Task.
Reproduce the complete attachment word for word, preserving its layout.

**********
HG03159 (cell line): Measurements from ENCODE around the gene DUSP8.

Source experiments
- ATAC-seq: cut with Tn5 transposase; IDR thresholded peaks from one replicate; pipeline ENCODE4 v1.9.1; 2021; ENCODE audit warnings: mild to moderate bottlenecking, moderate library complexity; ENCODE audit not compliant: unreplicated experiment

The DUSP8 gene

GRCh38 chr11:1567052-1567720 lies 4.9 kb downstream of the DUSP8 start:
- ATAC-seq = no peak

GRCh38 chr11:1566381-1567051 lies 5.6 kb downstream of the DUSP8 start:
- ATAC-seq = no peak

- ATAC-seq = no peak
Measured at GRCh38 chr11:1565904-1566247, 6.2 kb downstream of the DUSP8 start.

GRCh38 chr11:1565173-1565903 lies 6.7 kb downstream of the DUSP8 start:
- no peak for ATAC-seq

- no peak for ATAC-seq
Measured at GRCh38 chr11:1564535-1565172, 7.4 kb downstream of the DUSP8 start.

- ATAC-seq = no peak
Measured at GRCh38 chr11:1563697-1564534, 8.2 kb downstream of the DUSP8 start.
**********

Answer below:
HG03159 (cell line): Measurements from ENCODE around the gene DUSP8.

Source experiments
- ATAC-seq: cut with Tn5 transposase; IDR thresholded peaks from one replicate; pipeline ENCODE4 v1.9.1; 2021; ENCODE audit warnings: mild to moderate bottlenecking, moderate library complexity; ENCODE audit not compliant: unreplicated experiment

The DUSP8 gene

GRCh38 chr11:1567052-1567720 lies 4.9 kb downstream of the DUSP8 start:
- ATAC-seq = no peak

GRCh38 chr11:1566381-1567051 lies 5.6 kb downstream of the DUSP8 start:
- ATAC-seq = no peak

- ATAC-seq = no peak
Measured at GRCh38 chr11:1565904-1566247, 6.2 kb downstream of the DUSP8 start.

GRCh38 chr11:1565173-1565903 lies 6.7 kb downstream of the DUSP8 start:
- no peak for ATAC-seq

- no peak for ATAC-seq
Measured at GRCh38 chr11:1564535-1565172, 7.4 kb downstream of the DUSP8 start.

- ATAC-seq = no peak
Measured at GRCh38 chr11:1563697-1564534, 8.2 kb downstream of the DUSP8 start.